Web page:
What do you get when you cross a hard-boiled private eye story with a paranormal horror tale? Well, you certainly get me as one of your readers. Having just finished Stephen King’s latest paranormal mystery, The Outsider, I’ve found myself musing on the weird and wonderful world of occult private eye fiction.
The explosion of paranormal mysteries over the past fifteen years has created a literary boom for all readers looking for a tough-talking, hard-hitting private eye who finds him or herself battling forces far more sinister than the most wicked crime boss or earthly psychopath.
While the genre has been around for quite a long time (William Hope Hodgson’s occult detective Thomas Carnacki dates back to the early twentieth century, followed by Manly Wade Wellman’s John Thunstone and others), the formal blending of the existential hard-boiled PI and the otherworldly menace of occult fiction is a more recent trend.
Rather than scan the much larger genre of paranormal mysteries, I’ve selected a few of my favorite novels that have one foot planted in the gritty urban world of the smart but tough private eye – characters who shoot as fast from the lip as they do from the hip—and the dark and terrifying otherworld of the occult.
Falling Angel -William Hjortsberg
I was a latecomer to Hjortsberg’s 1978 novel, Falling Angel, having only tracked down a novel in a used bookstore in Missoula, Montana many years after seeing Alan Parker’s 1987 film version, Angel Heart. I wasn’t sure what to expect when I began reading, but was sucked in from the opening lines as Hjortsberg’s meticulous ear for dialogue and driving plot took me on a tour of the seedier side of New York as private eye Harry Angel found himself becoming more and more engrossed in his latest job: tracking down flash-in-the-pan singer Johnny Favorite for a mysterious client with a contract to enforce. No one in the novel, from the mysterious client Louis Cyphere to Johnny Favorite to Harry Angel himself is who he seems, and the conclusion is as devastating as it is satisfying. Tough, gritty, and utterly terrifying, Falling Angelwas a novel years ahead of its time, and remains my favorite occult mystery to this day.
Down Solo -Earl Javorsky
Serendipity brought me to Earl Javorsky’s smart and quirky hard-boiled paranormal novel, Down Solo. I ran into Javorsky, who lives in my neck of the woods, in a local coffee house. We got to talking mystery and horror novels and films and the craft of writing, and he was kind enough to lend me a copy of his first novel. I was unfamiliar with his work, but when I saw the blurbs on the back from best-selling heavies like T. Jefferson Parker and James Frey, I was more than intrigued. What I found was a tight, smart hard-boiled novel with a wicked paranormal twist: Charlie Miner, a down-on-his-luck gumshoe with a nasty heroin habit finds himself embroiled in the ultimate existential mystery… his own murder. From the opening lines in which Miner wakes in a morgue with a rather large bullet hole in his head, Down Solo grabbed my attention and turned my expectations upside down. A wonderful blend of dark humor and classic detective work, the novel has Miner digging back through his latest, unsolved case while trying to figure out the new rules for living as the undead. Fresh, funny, and full of double-crosses, red-herrings, and some wonderful banter, Down Solo is an acid-trip through the hard-boiled crime of the past and the paranormal horrors of today.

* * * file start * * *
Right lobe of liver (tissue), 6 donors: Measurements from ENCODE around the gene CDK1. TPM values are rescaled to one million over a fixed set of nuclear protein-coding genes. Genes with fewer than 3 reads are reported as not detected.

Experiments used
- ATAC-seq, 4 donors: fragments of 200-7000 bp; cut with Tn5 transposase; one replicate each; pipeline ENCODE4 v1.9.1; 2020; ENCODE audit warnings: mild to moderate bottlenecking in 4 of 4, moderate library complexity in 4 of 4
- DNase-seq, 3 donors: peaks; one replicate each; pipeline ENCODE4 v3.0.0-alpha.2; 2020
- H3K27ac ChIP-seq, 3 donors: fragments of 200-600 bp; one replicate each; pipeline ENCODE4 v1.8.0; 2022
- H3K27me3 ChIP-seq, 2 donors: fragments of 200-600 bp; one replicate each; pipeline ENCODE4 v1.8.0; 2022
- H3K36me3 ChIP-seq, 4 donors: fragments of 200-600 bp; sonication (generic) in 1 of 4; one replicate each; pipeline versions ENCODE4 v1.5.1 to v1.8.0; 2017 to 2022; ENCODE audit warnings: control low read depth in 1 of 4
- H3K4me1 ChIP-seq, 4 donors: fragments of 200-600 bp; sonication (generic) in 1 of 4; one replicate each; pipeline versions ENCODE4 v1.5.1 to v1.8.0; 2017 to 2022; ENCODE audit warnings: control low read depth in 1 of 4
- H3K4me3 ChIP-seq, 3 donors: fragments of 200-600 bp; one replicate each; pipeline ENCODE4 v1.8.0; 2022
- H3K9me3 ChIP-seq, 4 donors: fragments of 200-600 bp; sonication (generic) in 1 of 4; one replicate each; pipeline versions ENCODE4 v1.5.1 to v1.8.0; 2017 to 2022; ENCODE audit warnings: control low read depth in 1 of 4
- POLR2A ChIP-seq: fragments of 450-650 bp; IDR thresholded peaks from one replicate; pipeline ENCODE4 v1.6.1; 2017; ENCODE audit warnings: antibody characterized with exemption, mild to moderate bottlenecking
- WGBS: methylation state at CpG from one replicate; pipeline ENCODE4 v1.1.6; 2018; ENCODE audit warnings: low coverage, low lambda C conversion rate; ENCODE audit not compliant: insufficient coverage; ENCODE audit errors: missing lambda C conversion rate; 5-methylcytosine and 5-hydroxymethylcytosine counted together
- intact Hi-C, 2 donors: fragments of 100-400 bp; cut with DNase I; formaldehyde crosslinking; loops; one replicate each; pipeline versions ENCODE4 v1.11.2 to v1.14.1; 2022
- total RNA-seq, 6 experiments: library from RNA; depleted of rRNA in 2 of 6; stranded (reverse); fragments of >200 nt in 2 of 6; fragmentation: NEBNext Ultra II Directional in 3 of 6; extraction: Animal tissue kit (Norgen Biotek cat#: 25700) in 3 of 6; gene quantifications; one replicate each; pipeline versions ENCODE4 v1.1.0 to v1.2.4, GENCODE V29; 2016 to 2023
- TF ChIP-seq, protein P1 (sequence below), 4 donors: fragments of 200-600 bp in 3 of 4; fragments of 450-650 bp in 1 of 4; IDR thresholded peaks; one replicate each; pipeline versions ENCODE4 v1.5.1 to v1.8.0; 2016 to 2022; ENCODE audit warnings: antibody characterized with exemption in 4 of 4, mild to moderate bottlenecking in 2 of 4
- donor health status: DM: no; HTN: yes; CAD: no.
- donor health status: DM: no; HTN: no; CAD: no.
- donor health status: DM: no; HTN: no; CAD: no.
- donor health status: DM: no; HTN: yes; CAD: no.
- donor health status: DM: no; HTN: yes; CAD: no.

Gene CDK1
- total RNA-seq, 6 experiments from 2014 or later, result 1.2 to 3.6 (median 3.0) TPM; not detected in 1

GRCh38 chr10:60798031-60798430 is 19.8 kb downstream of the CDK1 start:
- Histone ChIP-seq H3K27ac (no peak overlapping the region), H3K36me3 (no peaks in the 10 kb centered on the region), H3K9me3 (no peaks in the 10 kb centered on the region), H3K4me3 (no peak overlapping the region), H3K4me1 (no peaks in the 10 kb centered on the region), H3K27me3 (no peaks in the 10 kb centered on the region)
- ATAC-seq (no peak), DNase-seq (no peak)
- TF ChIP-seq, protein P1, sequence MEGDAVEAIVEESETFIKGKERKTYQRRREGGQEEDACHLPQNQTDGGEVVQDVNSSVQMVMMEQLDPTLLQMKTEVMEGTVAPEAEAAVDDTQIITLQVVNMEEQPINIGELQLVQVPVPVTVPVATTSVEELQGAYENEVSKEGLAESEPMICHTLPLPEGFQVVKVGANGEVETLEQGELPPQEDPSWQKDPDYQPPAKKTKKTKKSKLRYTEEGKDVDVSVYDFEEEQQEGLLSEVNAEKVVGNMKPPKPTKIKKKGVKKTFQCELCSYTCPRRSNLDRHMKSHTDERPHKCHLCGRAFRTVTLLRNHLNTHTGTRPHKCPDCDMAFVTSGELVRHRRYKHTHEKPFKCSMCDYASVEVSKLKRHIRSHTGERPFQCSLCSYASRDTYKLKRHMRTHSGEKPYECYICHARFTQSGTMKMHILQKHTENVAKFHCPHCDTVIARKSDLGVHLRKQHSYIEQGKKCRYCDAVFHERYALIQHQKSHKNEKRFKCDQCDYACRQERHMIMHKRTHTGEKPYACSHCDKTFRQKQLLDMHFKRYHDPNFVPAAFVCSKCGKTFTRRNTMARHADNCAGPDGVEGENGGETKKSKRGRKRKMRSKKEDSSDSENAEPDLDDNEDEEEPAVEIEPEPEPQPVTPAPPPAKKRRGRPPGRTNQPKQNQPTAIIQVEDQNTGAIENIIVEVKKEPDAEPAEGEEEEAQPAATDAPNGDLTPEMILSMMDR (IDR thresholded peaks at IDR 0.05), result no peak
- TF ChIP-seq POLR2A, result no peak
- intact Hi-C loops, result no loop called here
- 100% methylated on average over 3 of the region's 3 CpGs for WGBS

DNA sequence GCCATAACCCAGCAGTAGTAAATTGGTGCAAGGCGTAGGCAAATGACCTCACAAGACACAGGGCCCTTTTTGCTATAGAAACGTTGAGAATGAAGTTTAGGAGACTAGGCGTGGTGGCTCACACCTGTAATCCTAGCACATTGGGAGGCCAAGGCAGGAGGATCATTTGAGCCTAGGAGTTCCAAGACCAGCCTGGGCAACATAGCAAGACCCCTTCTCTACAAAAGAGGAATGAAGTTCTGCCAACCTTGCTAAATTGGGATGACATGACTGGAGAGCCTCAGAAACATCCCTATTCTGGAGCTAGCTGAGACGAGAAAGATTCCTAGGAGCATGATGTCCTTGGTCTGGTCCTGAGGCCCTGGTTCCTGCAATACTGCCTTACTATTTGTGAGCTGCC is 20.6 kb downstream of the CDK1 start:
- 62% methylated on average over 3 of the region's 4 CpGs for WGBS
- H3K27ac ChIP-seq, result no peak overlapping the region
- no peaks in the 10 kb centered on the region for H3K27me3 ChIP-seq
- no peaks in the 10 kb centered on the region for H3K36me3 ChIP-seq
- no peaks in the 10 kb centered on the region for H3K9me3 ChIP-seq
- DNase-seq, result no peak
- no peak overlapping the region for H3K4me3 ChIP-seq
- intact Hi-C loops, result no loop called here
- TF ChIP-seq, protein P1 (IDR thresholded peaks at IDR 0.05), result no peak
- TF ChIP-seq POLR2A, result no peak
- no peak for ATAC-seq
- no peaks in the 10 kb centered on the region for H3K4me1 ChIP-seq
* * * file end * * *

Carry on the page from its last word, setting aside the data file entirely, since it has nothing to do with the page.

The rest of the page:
Every Dead Thing -John Connoly
The first in Connolly’s series centering on former NYPD detective turned private investigator Charlie “Bird” Parker, Every Dead Thing remains my favorite. Parker, heavily on the skids following the ritualistic murder of his wife and daughter by a hideous serial killer named the Traveling Man, wrestles with his own guilt and devastating sense of loss as he struggles to make it as a PI in the Big Apple. His latest case brings the haunted past fully into the present as he slowly becomes convinced that supernatural forces are at play and the Traveling Man is still up to his savage tricks. Connolly’s prose balances hard-boiled banter with gorgeously poetic turns of phrase as the novel takes several mind-bending turns deeper and deeper into the terrifying occult. Ranging from the brutal mean streets of New York to the Gothic, deeply-haunted South, Every Dead Thing is as thoughtful and emotional as it is gripping.
Greywalker -Kat Richardson
Kat Richardson’s tough-as-nails and witty PI Harper Blaine finds herself thrust into a world she never knew existed in Greywalker, the first in a terrific series featuring the character. Having technically died for two minutes after a beating from one of the suspects in a case, she is revived, but comes back with part of the land beyond life with her. Now able to see things she wishes she couldn’t—odd shapes and creatures enshrouded in a creepy fog—Blaine at first resists accepting that her life has inexorably changed. Now a “Greywalker,” one who inhabits the liminal space between the world of the living and what lies beyond, Blaine slowly begins to learn how to use this terrifying new ability as her new cases take her deeper into the shadowy underworld inhabited by revenants who prey upon the living. Hard-hitting and at times truly unnerving, Greywalker is a breakout novel not to be missed.
So many great books in this genre, so little time. These are only a few of my favorites, and I am well aware that I have left so many worthy others out of this blog. What are some of your favorites? What have I overlooked?